The Honorable Wayne P. Saitta, Justice of the New York Supreme Court, Kings County, recently issued a decision dated June 10, 2015, awarding Yeshivas Ch’San Sofer, Inc., a Claimant in an eminent domain proceeding, $10,100,000.00 as just compensation for its property. The decision was issued after a three day, non- jury trial was held on October 20-23, 2014 in Kings County Supreme Court. Prior to trial the City had paid an advance payment of only $611,000.00, later increasing its valuation with a supplemental payment totaling $919,000.00
The property at issue consisted of approximately 7 acres of land in the Oakwood Beach section of Staten Island, totaling approximately 473,390 square feet (“subject property”). The Claimant acquired the property in 1980 with the intention of developing a rabbinical seminary with student and faculty housing on site. Testimony of Rabbi Isaac Ehrenfeld at trial explained the rich history of the Yeshiva, which was founded in Matterdorf, Austria about 300 years ago by Rabbi Ehrenfeld’s grandfather’s grandfather, Rav Moses Sofer. Yeshiva was brought to New York at the end of 1938. Over the years, Yeshiva has ordained hundreds of rabbis through its school in Borough Park. There were between 800 and 1000 students at the school in 2009. Rabbi Ehrenfeld testified that the Yeshiva planned to use the subject property to build a school campus.
However, in 1985 the property was included in a freshwater wetlands map published by the New York Department of Environmental Conservation. Claimant successfully pursued a hardship application before the Freshwater Wetlands Appeals Board in 1991. Due to a moratorium on development beginning in 2003 and various other factors, the property remained undeveloped as of the June 25, 2009 date when the property was acquired by the City in an eminent domain proceeding.
At trial, Claimant’s experts valued the subject property as a rabbinical seminary including a synagogue, amphitheater, and three seven-story buildings for classrooms and dormitories. The total floor area of proposed development was 302,000 square feet. Claimant would have been able to get permit for the proposed seminary development absent the taking, because a decision and order dated January 10, 19991 from the New York Freshwater Wetlands Appeals Board found that the manner in which the DEC mapped the subject property as wetlands constituted a hardship to the Claimant. The Board directed Claimant to file a wetlands permit application and directed the DEC to issue a wetlands permit to permit Claimant to develop an education facility. A subsequent order and decision clarified that the facility was approved to include staff and student housing.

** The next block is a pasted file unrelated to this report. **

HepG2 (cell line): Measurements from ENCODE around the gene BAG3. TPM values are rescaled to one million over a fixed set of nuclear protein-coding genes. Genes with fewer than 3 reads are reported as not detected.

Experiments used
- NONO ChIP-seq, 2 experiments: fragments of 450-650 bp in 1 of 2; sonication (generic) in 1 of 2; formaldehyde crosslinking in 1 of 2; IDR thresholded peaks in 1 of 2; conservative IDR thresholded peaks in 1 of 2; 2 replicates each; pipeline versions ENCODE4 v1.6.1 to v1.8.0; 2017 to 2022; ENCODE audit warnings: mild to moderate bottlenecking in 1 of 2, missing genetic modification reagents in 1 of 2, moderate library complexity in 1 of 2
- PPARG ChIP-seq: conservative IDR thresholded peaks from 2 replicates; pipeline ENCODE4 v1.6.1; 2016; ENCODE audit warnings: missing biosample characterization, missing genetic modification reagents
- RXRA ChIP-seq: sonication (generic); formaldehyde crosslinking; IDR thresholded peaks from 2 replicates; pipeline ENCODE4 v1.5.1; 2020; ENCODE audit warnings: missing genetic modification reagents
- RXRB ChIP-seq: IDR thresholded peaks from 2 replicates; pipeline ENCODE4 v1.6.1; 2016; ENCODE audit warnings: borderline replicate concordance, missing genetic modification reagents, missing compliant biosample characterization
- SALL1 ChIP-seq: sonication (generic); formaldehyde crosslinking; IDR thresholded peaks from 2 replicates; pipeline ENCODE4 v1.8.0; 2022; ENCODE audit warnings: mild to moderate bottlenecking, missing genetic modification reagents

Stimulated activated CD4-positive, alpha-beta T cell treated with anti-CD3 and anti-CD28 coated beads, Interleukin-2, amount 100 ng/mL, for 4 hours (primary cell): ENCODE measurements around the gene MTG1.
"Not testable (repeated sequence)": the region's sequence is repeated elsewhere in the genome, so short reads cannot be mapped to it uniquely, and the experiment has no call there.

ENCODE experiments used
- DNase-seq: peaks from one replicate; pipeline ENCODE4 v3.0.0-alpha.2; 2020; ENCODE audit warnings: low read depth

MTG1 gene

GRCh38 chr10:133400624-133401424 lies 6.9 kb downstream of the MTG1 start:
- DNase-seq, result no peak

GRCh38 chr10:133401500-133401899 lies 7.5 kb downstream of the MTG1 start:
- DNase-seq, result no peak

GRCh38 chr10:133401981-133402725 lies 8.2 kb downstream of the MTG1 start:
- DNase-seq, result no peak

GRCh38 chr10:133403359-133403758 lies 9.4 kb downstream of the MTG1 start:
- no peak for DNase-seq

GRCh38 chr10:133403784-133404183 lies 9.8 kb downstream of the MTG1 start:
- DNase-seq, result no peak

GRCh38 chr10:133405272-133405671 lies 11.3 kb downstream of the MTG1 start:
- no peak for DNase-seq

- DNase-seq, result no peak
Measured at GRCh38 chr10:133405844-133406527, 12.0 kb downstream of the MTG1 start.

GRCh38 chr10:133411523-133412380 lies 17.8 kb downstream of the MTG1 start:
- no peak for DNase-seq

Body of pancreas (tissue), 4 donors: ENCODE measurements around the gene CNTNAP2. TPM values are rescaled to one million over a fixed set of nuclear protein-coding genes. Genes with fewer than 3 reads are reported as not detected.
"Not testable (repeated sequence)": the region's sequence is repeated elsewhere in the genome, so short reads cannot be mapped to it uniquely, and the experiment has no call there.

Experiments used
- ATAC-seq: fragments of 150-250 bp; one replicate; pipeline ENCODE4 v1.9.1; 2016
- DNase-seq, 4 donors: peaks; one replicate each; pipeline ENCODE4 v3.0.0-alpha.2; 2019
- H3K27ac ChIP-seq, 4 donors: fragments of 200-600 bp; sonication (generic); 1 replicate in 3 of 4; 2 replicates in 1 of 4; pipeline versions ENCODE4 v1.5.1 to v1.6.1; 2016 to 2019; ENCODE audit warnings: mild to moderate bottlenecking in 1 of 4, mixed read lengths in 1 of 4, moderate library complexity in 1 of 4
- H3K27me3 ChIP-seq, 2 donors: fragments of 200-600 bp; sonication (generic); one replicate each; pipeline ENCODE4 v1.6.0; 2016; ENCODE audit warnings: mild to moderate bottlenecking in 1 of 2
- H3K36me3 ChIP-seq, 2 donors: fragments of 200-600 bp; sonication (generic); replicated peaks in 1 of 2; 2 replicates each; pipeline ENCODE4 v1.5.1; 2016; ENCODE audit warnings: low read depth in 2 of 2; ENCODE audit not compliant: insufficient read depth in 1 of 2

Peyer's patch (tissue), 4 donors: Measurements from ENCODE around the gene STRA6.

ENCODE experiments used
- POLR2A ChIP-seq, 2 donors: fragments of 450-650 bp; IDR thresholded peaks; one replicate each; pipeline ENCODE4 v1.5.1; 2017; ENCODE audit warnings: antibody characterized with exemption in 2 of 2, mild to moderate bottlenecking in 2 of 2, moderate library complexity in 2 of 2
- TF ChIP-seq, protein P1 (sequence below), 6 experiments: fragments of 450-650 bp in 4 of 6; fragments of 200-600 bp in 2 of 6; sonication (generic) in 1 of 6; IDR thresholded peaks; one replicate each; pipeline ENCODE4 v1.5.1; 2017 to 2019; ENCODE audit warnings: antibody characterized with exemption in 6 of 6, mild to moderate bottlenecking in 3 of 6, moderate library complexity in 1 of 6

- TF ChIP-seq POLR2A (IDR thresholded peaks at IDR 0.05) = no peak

The City argued that the property should be valued as residential, but because it concluded that doing so would be financially unfeasible, the City argued that the property should be valued as vacant land.
Rejecting the City’s arguments, the Hon. Wayne P. Saitta accepted Claimant’s proposed highest and best use, made adjustments to the comparable sales proffered by Claimant’s appraiser, and ultimately concluded to a per square foot value of $39.27 per foot. In its evaluation of the case, the Court noted that financial feasibility for a non-profit organization is unique. Specifically the Court noted:
Where a non-profit organization seeks a property to carry out its mission, the organization’s decision to develop does not depend on whether such a development can be operated or sold at a profit, but whether it is suitable to the needs of the organization in pursuing its mission. Thus the criteria of whether a proposed highest and best use by a non-profit is financially feasible is not defined by whether the proposed use could be operated or sold at profit.
The City also argued that Claimant’s proposed use as an educational facility was speculative. The Court noted:
The fact that there were no other sales of large parcels purchased to be developed as seminaries or similar educational facilities on Staten Island is not by itself evidence that the proposed seminary is speculative. That there are few sales of educational facilities on Staten Island does not necessarily mean that the subject property or location is not suitable to develop as an educational facility, it may reflect the fact that a large educational facility with ancillary housing is something of a special use, and that there are not many such facilities, or large sites on which such facilities could be built that are bought and sold.
Ultimately the Court agreed with Claimant’s proposed highest and best use, noting that the City’s proffered highest and best use, which was not financially feasible, by definition is not a highest and best use. The court reasoned that development as an educational facility was more productive than valuing the property as vacant land. After making adjustment to Claimant’s appraisers comparable sales, the Court deducted $1,897,670 for extraordinary development costs, and concluded to a final rounded value of $10,100,000. The final award with interest will total $12,500,000. The full decision can be read here: Yeshivas Ch’San Sofer, Inc. v City of New York